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tv   Bloomberg Markets  Bloomberg  July 20, 2022 1:00pm-2:00pm EDT

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>> green on the screen for stock markets in the state, but geopolitics focused across the atlantic. bloomberg "markets" starts right now. ♪ kriti: let's get a quick check of these markets and dive into the markets. a lot of green here, but not a sentient high. let's talk about what is actually moving the market. just moment to go, headline coming out of the information saying that google is considering a clause as well. that headline out of apple moved the market a couple days ago. we are going to keep an eye on that for you, but still green on
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the screen. we see tech once again leading the way, something we haven't seen in a while. let's see if it holds. even if you look at the dollar, it is back up, but only 0.2%. in the context of volatility, it is not that big of a move. even the bond markets are still one basis point flat. where is the volatility? perhaps that might actually be a good thing for an equity market that is actually getting back on perhaps the right track. we also showed talk about italy, because geopolitics is such a big part of the conversation right now, specifically when we talk about what's going to happen with ecb tomorrow. it big part of that conversation is what's happening with the italians. the president of the ecb made a big deal about the anti-fragmentation approach. yet, we are still seeing geopolitics in italy move the entire italian market. we will delve into all of that
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price action. as we await that boat, which should start shortly, let's hear from mario draghi, who addressed lawmakers early today. >> italy is strong when it is able to be united. sadly, over the last few months, at this request of cohesion that came, the political forces had a desire for division. kriti: for more on this, let's take it live, following this development. in the last few moment's, we've gotten headlines here that some of the centrist right party are not even participating in the vote. what does that actually mean for what we might hear from mario draghi? >> it has been a very dramatic and complex day here in rome. he went to the parliament this morning and made very clear,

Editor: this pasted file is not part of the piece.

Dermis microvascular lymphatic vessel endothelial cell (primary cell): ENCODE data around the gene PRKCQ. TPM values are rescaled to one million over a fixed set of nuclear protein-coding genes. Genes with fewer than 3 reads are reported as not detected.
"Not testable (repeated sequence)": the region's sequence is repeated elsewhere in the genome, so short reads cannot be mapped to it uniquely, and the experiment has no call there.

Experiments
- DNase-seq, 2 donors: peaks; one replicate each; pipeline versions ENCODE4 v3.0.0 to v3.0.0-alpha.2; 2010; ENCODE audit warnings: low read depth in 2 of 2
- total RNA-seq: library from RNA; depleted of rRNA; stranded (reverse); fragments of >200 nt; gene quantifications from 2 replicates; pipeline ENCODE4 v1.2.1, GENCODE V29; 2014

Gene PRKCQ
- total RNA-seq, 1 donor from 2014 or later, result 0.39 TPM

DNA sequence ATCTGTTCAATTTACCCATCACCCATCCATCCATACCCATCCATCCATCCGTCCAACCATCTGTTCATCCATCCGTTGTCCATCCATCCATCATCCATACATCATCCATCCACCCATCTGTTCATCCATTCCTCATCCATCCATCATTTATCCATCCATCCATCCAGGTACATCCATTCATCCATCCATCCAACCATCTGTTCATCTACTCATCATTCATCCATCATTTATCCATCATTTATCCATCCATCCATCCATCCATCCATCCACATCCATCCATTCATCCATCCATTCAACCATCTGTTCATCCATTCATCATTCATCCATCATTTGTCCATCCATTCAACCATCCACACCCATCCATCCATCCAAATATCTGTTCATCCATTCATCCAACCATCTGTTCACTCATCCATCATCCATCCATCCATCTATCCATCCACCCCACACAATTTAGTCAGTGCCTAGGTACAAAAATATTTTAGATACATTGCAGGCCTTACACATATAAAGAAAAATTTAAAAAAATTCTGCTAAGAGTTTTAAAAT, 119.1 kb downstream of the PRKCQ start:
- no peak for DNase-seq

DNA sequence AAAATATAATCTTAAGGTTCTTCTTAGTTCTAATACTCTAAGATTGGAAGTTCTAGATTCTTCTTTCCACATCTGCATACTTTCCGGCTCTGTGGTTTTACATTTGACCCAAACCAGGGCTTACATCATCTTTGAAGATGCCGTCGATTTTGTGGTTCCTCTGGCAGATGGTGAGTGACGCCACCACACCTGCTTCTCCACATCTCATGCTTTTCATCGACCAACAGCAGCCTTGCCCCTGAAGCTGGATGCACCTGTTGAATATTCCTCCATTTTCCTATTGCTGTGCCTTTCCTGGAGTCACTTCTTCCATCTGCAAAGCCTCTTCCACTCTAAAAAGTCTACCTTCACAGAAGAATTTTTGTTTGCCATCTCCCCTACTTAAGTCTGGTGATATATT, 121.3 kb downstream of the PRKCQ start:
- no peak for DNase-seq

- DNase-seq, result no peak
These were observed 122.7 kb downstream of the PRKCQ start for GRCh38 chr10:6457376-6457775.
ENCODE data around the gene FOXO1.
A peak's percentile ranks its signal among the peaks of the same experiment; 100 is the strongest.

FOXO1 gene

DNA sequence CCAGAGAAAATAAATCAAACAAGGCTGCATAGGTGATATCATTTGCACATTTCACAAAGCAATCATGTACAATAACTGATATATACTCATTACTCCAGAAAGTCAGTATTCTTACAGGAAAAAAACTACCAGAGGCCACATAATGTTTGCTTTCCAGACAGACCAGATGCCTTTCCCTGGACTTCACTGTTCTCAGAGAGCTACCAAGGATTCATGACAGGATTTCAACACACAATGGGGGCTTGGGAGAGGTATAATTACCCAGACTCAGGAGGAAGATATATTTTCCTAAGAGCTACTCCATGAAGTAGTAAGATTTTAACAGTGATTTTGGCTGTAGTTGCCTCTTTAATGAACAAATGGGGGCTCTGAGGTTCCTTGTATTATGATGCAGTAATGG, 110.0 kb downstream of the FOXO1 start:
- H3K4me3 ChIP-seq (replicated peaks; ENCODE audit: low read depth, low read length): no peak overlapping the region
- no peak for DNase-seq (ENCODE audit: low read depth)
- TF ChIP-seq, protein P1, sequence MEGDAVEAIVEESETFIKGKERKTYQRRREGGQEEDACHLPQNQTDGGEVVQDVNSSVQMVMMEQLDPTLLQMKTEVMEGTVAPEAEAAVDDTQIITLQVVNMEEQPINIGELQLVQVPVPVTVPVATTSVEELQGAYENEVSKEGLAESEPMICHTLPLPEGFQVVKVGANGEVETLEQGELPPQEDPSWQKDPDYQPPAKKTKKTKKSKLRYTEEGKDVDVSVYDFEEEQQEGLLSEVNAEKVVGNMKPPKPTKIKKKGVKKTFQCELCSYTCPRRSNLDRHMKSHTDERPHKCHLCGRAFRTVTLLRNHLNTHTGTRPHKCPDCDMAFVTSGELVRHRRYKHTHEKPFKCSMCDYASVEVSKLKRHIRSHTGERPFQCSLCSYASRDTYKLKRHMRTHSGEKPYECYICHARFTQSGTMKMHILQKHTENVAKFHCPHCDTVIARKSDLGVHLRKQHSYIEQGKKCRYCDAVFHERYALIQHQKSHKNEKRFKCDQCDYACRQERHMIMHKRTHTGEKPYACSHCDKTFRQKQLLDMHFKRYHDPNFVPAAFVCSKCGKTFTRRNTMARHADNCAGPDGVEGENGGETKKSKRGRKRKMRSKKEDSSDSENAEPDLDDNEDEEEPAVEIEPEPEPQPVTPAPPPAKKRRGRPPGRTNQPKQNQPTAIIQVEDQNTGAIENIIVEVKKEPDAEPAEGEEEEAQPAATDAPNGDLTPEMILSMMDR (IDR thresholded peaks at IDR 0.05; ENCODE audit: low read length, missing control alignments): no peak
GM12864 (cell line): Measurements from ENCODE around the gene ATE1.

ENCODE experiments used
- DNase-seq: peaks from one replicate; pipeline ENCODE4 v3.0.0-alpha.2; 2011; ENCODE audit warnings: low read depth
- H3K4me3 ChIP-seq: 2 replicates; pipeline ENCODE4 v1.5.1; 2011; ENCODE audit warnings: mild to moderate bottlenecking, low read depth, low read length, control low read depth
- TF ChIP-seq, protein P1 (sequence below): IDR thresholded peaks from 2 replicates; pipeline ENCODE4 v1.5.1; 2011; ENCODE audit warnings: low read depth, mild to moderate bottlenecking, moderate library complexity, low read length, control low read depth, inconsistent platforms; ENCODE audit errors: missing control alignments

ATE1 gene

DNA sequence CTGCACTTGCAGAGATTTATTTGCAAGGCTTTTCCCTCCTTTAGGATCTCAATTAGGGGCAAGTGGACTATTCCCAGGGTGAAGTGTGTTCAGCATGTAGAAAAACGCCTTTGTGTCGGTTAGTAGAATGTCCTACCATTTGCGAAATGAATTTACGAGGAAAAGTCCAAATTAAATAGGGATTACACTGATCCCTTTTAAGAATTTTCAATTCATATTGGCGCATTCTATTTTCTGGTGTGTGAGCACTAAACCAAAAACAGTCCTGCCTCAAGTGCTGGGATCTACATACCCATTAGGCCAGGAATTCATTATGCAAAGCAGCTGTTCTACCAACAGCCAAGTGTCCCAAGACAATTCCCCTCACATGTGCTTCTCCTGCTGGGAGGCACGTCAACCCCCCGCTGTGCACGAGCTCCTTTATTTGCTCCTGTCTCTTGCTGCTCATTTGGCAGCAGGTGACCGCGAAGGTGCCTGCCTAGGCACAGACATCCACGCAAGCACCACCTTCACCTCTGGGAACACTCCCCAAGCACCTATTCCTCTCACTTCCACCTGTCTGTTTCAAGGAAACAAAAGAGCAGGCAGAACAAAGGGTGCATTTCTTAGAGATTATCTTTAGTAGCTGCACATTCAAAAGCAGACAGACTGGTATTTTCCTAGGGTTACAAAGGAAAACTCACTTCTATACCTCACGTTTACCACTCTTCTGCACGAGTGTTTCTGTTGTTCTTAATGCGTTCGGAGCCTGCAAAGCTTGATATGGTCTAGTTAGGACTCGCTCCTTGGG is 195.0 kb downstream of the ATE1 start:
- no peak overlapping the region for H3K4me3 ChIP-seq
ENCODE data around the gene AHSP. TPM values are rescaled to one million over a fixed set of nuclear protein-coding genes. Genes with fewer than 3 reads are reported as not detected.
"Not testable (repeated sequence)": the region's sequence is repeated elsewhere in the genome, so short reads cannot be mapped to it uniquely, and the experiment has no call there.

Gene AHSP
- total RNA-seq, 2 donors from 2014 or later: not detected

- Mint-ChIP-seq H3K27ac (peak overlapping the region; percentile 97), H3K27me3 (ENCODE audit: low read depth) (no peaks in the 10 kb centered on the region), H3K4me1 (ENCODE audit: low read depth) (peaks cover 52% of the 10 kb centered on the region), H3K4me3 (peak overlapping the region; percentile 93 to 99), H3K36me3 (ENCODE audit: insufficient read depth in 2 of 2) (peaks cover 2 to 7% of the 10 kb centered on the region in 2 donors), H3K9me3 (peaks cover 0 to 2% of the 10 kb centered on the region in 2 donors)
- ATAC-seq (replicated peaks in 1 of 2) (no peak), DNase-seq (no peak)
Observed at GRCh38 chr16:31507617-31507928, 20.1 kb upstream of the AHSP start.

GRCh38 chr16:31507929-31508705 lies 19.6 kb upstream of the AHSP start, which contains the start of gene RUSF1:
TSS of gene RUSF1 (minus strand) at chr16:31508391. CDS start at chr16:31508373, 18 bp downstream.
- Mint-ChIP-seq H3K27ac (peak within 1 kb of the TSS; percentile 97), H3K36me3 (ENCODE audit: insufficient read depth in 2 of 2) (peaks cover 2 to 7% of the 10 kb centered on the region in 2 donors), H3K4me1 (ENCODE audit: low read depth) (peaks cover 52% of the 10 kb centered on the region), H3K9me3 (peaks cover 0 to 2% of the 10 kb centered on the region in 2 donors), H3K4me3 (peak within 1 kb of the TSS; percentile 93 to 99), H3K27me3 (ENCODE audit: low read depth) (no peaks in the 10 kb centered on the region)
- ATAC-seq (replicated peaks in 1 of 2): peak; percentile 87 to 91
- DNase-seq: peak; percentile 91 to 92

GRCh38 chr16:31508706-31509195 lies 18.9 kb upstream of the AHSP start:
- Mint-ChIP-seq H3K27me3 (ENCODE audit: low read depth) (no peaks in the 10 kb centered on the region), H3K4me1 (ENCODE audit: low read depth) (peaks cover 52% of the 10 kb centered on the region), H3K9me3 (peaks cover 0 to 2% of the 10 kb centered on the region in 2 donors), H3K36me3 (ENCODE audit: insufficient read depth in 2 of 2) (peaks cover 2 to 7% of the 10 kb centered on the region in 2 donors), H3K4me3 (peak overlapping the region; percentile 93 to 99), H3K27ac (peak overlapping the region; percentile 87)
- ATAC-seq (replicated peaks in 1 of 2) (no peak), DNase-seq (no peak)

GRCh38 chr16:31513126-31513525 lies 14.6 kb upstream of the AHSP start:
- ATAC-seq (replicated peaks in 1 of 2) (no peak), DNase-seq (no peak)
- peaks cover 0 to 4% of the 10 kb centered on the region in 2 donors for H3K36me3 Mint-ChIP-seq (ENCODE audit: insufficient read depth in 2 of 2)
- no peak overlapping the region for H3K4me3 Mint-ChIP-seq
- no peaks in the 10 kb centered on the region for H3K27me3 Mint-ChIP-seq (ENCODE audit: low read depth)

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very uncompromising speech. these are the things that i want to do, these are the things that i was appointed to do, back in 2021 when italy was in the middle of the pandemic. they pointed me, a technocrat, not an elected politician, to do some things because there was national unity to do some difficult reforms. the spirit is broken. if you want to go ahead, this is the plan. they try to forge a compromise. the call for confidence vote sibley on this plan, most of the party only last week have said they will not walk out. this means the government is really on the cusp of collapse. it is difficult to see how the government can continue after that. there will be a vote and most likely mario draghi will go to the president and resign again. kriti: does that mean he stays on as a caretaker prime minister
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as we await the fall? walk us through the series of events that might lead up to perhaps stability and italy over the next few months. >> draghi will remain as caretaker. there is not much he can do. he cannot introduce new legislation, he cannot do new things. he can just manage emergencies and things as they are. as the president will seek another majority in the parliament, then we will have elections possibly sometime in the early autumn, late september or early october. kriti: joining us from rome. as we were listening to the development, looking at life pictures of the confidence vote. we are going to stick with that concept and talk with the market reaction. traders are not just watching italy, they are also watching the ecb decision tomorrow. christina, let's start there. there is a lot going on with
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italian yields right now. we seldom move as we saw draghi speak yesterday. as we talk about this, how is the ecb thinking about the geopolitics here? >> it's very much of the forefront of their minds, because you can never really ignore politics in europe, especially italian pollock picks -- italian politics, which has been a focus for many ecb presidents. it really is this idea that italy's vulnerability to this political shift is very much at the center of the fiscal unity and financial stability in you -- in europe. we have seen the ecb really being worried about this idea of fragmentation, which is why they came up with this anti-fragmentation tool. it is going be very interesting tomorrow how christine lagarde will walk that fine balance between keeping investors, but what's in happening in italy but also showing the ecb fears about